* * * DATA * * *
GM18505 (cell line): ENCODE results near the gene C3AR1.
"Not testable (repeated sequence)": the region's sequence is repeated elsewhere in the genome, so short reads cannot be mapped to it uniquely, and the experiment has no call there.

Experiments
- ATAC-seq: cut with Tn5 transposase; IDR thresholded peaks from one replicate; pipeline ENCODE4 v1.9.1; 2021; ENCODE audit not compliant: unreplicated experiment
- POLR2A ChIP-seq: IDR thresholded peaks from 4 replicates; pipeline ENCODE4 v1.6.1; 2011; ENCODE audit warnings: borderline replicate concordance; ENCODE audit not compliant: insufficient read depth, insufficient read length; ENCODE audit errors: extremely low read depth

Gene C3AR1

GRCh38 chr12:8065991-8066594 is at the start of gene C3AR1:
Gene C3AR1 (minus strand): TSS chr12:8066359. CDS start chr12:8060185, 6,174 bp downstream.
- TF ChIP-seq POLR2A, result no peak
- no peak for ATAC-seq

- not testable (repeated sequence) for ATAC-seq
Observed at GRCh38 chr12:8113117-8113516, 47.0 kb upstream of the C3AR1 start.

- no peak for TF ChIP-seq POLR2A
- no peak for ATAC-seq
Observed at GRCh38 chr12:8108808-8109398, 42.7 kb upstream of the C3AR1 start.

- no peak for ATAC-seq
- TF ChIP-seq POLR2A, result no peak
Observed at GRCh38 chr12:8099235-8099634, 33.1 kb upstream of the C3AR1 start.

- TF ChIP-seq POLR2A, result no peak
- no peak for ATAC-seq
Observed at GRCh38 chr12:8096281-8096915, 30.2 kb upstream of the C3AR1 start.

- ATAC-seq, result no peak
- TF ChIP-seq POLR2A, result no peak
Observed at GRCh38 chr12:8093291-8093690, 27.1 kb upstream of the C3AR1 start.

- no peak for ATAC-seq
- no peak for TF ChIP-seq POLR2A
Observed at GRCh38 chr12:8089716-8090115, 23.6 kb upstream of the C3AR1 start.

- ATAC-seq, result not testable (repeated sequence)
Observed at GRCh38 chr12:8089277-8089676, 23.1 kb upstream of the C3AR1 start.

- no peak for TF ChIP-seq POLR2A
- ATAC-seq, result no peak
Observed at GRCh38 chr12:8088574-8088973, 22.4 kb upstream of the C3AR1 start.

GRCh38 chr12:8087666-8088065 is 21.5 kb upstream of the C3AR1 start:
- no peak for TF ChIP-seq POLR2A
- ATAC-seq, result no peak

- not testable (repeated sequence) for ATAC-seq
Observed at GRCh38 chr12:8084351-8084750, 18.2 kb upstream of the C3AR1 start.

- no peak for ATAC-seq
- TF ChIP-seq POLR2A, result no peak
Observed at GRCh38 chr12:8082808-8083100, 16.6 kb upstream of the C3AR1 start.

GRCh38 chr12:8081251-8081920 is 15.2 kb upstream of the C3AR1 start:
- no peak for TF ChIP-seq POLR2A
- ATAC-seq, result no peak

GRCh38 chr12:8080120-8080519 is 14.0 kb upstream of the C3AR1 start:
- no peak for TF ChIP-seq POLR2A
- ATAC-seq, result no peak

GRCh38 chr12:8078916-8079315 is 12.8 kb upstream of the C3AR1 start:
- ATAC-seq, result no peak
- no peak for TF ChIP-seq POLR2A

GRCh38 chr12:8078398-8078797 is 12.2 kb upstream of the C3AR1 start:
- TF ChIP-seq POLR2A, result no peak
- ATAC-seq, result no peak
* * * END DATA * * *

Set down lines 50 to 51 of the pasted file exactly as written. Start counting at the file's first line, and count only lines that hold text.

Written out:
GRCh38 chr12:8078398-8078797 is 12.2 kb upstream of the C3AR1 start:
- TF ChIP-seq POLR2A, result no peak